The Transparency Series: Perfume and Beauty Labels

We've all heard the horror stories about huge corporations and neglecting to disclose ingredients. The most common of which, in relation to beauty products, is the dreaded "fragrance" label. 'Fragrance' according to the FDA does not need to be defined.  That pesky § 701.3(1)(2)(iii) is the culprit. 701.3 is all about protecting trade secrets. M'kay. Here is a simple solution... 'trade secrets' can be reviewed by the FDA. In secret.
For those of you who are not familiar with how production works, every factory that produces your goods knows your 'trade secret.' Also every employee who works in development or production. And the executives. So a few thousand people. And we know how hard it is for one person to keep a secret. NDA or not.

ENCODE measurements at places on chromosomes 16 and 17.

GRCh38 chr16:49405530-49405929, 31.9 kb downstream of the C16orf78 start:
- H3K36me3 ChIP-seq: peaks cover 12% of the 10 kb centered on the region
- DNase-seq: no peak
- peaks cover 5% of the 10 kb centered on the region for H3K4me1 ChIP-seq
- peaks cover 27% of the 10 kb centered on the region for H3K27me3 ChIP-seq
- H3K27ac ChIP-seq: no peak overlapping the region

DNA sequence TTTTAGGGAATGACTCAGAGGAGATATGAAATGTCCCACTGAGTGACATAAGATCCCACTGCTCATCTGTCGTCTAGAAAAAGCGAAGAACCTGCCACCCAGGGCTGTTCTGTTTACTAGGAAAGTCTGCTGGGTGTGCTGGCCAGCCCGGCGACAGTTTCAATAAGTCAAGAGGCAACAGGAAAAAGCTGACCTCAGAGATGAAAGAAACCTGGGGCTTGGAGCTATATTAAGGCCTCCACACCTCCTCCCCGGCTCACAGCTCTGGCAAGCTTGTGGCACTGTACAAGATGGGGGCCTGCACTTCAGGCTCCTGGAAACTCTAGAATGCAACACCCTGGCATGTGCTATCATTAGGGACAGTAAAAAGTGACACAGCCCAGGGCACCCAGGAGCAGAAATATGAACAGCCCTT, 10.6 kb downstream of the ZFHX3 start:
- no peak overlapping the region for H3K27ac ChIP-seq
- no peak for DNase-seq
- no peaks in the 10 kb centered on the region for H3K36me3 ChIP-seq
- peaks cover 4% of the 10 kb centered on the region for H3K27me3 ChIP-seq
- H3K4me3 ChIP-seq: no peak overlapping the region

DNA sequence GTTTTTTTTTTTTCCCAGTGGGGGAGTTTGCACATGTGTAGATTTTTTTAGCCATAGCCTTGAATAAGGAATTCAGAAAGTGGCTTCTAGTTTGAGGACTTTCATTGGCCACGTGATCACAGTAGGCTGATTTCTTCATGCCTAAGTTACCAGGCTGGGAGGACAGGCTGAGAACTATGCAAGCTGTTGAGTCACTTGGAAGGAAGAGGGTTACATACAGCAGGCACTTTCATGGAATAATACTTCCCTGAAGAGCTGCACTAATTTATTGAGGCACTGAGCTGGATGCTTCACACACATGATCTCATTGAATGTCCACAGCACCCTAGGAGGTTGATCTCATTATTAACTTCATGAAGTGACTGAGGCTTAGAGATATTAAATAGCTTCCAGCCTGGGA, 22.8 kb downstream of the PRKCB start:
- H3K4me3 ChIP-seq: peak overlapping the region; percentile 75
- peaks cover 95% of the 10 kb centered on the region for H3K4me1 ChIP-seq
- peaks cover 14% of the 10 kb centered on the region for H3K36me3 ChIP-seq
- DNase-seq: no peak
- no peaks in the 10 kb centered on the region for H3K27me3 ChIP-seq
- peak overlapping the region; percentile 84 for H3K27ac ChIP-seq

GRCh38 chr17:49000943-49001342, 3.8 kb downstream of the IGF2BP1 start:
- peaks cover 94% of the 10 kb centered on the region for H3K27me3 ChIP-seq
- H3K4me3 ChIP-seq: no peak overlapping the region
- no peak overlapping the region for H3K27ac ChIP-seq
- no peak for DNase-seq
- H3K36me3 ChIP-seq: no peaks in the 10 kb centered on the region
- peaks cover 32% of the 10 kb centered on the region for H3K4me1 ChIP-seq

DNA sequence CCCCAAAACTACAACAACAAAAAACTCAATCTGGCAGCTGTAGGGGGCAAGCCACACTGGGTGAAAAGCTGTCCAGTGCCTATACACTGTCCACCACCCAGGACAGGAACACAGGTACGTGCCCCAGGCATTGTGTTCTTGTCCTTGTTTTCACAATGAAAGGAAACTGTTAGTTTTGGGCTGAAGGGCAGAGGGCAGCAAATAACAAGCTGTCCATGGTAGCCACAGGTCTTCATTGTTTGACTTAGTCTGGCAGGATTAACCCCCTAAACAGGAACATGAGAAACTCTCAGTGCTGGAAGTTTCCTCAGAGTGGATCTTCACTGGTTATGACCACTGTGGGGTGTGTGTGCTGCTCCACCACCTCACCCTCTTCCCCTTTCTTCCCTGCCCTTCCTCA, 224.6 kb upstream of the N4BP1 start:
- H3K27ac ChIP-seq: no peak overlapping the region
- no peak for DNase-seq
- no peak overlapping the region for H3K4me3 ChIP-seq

That being said, there are perfumeries that really do develop actual fragrances that are a secret. I've known perfumers who've kept their formulas only in handwriting & in a safe! I assume that 701.3 was created for these artists who are developing trade secrets that feed their families. 
Bottom line? 701.3 is not legally relevant anymore. 
A simple list of ingredients (without the actual formula or percentage amounts) found in a fragrance no longer meets the definition of a “trade secret” according to the Uniform Law Commission
Magic & Manifest uses 'Fragrance' on some labels due to sizing restrictions, however, all ingredients are listed on our website under each product. 

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